You might remember the purple flowering shrub in this Japanese Gardens/Dubbo post.
My friends salvias were blooming madly too, they'd originally grown there with pieces from my own garden quite some years ago now. From the coast to the country, they're hardy and thriving still as you can see.
The flowers are velvety; the simple purple variety ...
Established in 1999, the Dubbo Base provides a valuable community service to outlying locations across central and north-western N.S.W. A very interesting fifteen minute video is offered showing varying emergencies and other situations the Royal Flying Doctor service attends to.
Had never heard of these; it was part of the antiquities on display.
A brief stopover at Sandy Hollow, approx. two hours west of Newcastle, on the Golden Highway between Denman and Merriwa. In this rural village there was a petrol station on one side of the road, and a coffee shop at the front of a residence, on the other; the obligatory local pub no doubt somewhere close by. Saw these mosaics when I pulled in, so took a wander over the morning-dew sodden grass to take these photos.
and I loved this!
I sat beside the peacock with a flat-white (caffeine injection),
but was a little perturbed with the guard dog being let off its chain nearby!
According to the brochure "the people of Dubbo are very fortunate indeed to have this wonderful garden, which was gifted to us by our Sister City friends in Minokamo, Japan. Work began on the garden on 25 February 2002 with the planting of the first Cherry Blossom trees. Three twelve metre shipping containers arrived from Japan filled with building materials to construct the authentic Jurian Tea House".
Some time ago I'd shared a photo of this split rock from my archives. On this recent country journey, as I saw this coming up along the highway I found a place to pull in and get an updated version.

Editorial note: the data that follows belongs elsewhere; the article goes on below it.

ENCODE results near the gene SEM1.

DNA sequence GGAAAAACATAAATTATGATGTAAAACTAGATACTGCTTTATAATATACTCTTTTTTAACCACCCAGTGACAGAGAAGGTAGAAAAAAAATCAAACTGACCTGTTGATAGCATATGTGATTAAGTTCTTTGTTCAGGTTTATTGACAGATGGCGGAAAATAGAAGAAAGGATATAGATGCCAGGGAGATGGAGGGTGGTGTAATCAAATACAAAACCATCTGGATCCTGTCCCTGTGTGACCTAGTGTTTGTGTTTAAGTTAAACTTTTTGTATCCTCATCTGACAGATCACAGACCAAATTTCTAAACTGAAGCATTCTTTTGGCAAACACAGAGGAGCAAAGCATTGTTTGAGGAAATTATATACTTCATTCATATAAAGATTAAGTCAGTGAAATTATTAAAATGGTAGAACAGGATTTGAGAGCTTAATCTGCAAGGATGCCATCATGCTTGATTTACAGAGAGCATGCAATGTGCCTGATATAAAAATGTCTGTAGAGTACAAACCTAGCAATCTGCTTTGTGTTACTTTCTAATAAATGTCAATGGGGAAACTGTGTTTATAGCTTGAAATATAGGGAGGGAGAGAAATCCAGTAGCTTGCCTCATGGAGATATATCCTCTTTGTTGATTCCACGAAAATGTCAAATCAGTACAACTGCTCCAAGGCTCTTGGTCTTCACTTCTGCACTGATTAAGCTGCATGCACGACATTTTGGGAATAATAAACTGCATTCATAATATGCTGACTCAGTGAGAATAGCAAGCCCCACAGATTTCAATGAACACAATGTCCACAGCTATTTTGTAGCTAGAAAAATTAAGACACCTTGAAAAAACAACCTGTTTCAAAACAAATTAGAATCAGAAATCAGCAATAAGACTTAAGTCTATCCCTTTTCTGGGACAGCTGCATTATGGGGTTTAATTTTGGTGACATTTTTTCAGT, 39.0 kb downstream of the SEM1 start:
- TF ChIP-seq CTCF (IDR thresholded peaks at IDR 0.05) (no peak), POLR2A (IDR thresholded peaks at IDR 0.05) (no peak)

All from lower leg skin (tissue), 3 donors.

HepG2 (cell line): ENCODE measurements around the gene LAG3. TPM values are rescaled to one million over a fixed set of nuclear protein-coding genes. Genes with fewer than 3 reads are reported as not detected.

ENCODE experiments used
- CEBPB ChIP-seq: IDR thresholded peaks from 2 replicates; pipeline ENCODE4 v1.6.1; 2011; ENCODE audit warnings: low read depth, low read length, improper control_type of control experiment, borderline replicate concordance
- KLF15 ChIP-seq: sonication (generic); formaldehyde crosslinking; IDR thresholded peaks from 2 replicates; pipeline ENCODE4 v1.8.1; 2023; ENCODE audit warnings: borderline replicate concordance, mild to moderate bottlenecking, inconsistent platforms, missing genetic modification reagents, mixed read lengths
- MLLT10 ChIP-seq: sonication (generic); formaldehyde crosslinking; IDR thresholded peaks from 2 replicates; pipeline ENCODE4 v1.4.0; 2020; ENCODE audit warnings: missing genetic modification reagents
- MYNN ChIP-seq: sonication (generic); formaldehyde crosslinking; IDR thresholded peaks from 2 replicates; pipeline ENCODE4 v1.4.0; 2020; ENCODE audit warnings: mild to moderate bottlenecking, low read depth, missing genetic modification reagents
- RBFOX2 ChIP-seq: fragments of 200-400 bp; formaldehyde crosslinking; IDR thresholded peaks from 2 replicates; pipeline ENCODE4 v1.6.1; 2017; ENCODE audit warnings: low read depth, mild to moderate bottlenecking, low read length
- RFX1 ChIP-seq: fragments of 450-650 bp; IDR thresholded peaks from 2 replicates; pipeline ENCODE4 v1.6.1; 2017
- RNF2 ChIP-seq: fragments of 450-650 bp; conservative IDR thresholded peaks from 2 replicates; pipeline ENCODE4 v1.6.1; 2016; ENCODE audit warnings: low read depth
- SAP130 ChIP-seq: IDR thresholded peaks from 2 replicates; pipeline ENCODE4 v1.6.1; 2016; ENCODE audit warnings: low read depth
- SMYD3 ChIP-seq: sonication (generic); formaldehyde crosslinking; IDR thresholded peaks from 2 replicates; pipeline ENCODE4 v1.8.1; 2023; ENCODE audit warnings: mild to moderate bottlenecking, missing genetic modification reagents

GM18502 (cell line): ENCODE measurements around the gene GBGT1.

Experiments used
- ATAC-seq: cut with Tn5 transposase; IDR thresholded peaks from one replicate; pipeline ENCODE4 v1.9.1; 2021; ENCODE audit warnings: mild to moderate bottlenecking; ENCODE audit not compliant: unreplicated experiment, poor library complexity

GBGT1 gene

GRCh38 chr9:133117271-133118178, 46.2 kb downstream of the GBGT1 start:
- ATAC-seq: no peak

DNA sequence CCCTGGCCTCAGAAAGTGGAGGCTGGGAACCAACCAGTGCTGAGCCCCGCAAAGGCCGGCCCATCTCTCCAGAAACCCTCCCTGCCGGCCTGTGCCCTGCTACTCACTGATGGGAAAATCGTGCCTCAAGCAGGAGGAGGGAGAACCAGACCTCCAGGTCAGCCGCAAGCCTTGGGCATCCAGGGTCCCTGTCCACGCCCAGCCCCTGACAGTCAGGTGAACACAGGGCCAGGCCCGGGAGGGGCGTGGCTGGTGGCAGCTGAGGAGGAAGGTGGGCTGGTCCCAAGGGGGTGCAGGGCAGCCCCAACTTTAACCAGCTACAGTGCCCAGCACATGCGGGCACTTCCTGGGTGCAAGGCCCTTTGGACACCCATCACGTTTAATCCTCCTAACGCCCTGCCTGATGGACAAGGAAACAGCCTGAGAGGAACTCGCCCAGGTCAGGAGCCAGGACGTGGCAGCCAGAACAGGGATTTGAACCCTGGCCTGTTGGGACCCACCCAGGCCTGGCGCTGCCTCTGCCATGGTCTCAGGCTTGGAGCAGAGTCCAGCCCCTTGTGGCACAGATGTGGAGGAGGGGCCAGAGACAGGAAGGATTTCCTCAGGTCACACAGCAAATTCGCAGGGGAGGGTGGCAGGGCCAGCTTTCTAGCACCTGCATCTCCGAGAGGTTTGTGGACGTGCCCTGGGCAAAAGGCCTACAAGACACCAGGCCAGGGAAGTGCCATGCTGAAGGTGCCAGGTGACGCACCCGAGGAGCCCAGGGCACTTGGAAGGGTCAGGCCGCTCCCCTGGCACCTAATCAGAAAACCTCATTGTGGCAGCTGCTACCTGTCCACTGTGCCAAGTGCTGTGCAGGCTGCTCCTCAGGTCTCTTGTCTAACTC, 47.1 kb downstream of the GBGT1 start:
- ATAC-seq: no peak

looks like it had a good innings
you come across the best names often when out on the open roads, I could've been pulling up many times to take a pic but this one I remembered seeing on the 'going' part of my trip, and so I kept an eye out for it on the way back home again.
Something for the boys this time. Who'd have thought Carole's Creative Corner would embrace rusty old cars one day .. not me. I know its worth passing around though; it's unique, and it's still alive while it's preserved in history under cover now. Obviously not so in its past; and I was glad of the opportunity to take these pics for you at the Newcastle Museum yesterday.
The signage reports in part that "this car was not made in the USA. Our Ford is the result of 1920s British Empire bonds and Australian trade policies. The majority of cars on Australian roads were imported as CKD (Completely Knocked Down) chassis. Australian coachbuilders, such as Holdens, TJ Richards and Steenbhom, made the 'top'/body of the car. All pre-1925 Ford chassis in Australia came from the Ford factory in Canada, our Commonwealth sister".
I wonder what trips it took in its lifetime, and where it stood over the intervening years before it arrived at the museum?